Hundreds of millions of live farm animals are being transported thousands of miles for slaughter

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Live animals, including calves, cattle, sheep, pigs, goats and horses are routinely transported by road, rail, sea or air across continents. Animals are crammed into vehicles. Many are injured or trampled to death.

CHERRY HILL, N.J. - eTradeWire -- They can be in transit for days, suffering extremes of temperature and often without sufficient food, water or rest. Many die as a result. Animals also feel pain and stress just like we do.

Canada transports farm animals thousands of miles within its borders as well as to the US. They experience exceptionally harsh conditions as the climate changes from freezing cold to scorching sun. The trucks used are often unheated with no air conditioning.

In Europe, around six million farm animals are transported across many countries with some journeys taking three days or more.

Australia exports around four million live sheep every year, mostly to the Middle East every year. They may have travelled up to 50 hours by road to get to the sea port. This is followed by a journey of up to three weeks by sea and a further journey by road at the other end. Shockingly, around 40,000 sheep die every year before they reach their destination. Despite the implementation of an export supply chain assurance scheme by the Australian government, investigations by animal welfare groups have documented terrible suffering at slaughter after export.

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In India cattle are transported across the continent as there are only two states where the slaughter of cows is legal. Animals are also often brutally treated and overcrowded during transport, resulting in severe injuries and fatalities.

Every year, thousands of animals are exported from South America to be reared for beef production in Asia and Africa. These journeys can often involve the animals spending weeks at sea and result in the animals being slaughtered in inhumane conditions. When welfare problems do occur, they can often be disastrous.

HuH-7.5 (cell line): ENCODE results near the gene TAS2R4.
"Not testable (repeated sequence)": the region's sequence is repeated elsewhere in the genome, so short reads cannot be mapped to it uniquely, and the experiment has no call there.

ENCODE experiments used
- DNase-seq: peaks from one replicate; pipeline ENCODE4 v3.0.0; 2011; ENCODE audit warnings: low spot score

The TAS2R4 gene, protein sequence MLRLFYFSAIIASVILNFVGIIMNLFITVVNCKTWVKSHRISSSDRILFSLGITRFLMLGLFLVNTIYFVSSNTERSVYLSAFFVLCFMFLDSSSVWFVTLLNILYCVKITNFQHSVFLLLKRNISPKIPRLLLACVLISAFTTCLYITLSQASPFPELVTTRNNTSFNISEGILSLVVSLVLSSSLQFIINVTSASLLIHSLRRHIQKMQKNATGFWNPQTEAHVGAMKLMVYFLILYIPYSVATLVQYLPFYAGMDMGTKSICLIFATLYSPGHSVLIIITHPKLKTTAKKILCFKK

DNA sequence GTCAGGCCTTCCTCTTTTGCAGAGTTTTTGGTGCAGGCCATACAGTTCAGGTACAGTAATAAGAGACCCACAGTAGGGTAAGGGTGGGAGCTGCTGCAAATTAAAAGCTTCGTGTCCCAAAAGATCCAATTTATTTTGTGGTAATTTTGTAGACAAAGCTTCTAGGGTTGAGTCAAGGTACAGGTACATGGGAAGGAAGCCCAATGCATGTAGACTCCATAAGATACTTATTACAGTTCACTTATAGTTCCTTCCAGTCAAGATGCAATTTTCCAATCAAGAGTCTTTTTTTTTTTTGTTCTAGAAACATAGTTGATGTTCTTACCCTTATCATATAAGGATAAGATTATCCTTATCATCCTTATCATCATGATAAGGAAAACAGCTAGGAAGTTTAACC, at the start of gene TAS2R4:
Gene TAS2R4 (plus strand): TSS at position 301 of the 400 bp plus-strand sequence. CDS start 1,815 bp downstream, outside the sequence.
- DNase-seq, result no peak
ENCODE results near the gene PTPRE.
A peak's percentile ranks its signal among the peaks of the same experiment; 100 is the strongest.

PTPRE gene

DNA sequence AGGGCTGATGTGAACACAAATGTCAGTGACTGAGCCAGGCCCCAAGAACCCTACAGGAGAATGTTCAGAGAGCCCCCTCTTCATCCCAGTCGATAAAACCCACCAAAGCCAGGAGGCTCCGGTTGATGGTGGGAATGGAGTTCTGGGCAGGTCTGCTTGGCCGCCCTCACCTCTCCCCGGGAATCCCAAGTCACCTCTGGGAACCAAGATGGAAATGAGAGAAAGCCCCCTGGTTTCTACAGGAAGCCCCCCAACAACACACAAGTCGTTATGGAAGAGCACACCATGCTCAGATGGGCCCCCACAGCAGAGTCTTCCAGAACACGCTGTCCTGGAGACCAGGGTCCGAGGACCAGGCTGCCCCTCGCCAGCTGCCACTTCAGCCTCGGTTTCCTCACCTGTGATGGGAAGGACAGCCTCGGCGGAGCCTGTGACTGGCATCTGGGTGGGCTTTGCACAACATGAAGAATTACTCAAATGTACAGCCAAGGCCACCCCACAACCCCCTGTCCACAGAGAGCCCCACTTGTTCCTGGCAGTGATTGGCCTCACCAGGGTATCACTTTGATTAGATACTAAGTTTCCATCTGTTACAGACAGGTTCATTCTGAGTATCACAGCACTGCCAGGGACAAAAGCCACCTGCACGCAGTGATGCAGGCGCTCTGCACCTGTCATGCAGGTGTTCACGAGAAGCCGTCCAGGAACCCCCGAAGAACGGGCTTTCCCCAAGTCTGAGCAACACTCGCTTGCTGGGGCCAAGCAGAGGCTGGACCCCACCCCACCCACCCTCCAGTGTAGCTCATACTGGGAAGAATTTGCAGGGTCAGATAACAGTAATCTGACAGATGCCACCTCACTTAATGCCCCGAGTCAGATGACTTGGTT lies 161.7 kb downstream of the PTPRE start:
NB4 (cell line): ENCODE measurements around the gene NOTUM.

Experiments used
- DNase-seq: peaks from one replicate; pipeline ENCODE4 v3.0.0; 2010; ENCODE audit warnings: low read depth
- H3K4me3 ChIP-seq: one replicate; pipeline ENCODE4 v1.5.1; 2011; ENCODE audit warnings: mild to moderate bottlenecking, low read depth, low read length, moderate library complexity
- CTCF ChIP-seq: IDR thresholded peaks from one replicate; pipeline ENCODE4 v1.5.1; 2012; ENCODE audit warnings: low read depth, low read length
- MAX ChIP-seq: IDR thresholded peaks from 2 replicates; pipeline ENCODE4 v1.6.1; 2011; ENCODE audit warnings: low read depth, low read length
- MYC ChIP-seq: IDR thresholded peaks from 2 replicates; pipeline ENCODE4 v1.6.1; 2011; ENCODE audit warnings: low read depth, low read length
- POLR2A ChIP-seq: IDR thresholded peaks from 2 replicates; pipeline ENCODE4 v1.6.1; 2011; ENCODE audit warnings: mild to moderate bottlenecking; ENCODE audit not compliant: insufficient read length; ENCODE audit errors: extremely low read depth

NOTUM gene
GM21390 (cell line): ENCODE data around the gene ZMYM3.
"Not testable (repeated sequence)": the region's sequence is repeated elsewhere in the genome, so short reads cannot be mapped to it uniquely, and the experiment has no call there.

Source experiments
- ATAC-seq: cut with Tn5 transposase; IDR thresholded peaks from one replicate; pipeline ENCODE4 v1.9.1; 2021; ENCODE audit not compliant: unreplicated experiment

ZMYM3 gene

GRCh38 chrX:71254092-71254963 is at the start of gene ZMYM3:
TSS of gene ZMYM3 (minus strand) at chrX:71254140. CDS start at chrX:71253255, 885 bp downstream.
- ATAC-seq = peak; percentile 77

The Middle East is one of the world's biggest importers of live animals, with animals coming from as far afield as Eastern Europe, South America and Australia. On arrival, these animals are often subject to poor welfare and inhumane slaughter.

By law, all farm animals can be transported for a full 28 hours without food, water or rest. Loading and unloading can add hours to the time animals are in transit and are not included in the 28 hours. With a written request, sheep can even be transported for 36 hours.

Don Lichterman, from the Sustainable Action Network (SAN) urges for there to be changes made to transportation regulations. "I'll never forget the time I was driving down to Virginia via the Route 13 route and I drove along side a truck transporting chickens in those crates on the 18 wheeler, "says Don Lichterman from his home in Cherry hill, New Jersey. (Don) Lichterman continues to say that "after a bunch of miles driving down south on the highway near the truck, it suddenly turned off into what I see is the Tyson Chicken Factory entrance and I realize just that they are being delivered to be slaughtered for resale for consumption". "I was mortified," says Lichterman, "that is just my worst nightmare". "If it is not bad enough to watch these animals being transported in this way that no doubt traumatizes them to the very end, they are also being delivered to be killed in what are pretty sick ways which of course adds insult to injury so to speak."

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"People from all over the world are looking to Israel to pass this important legislation" says Don Lichterman.

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Sustainable Action Network (SAN)

Source: Sustainable Action Network (SAN)
Filed Under: Agriculture

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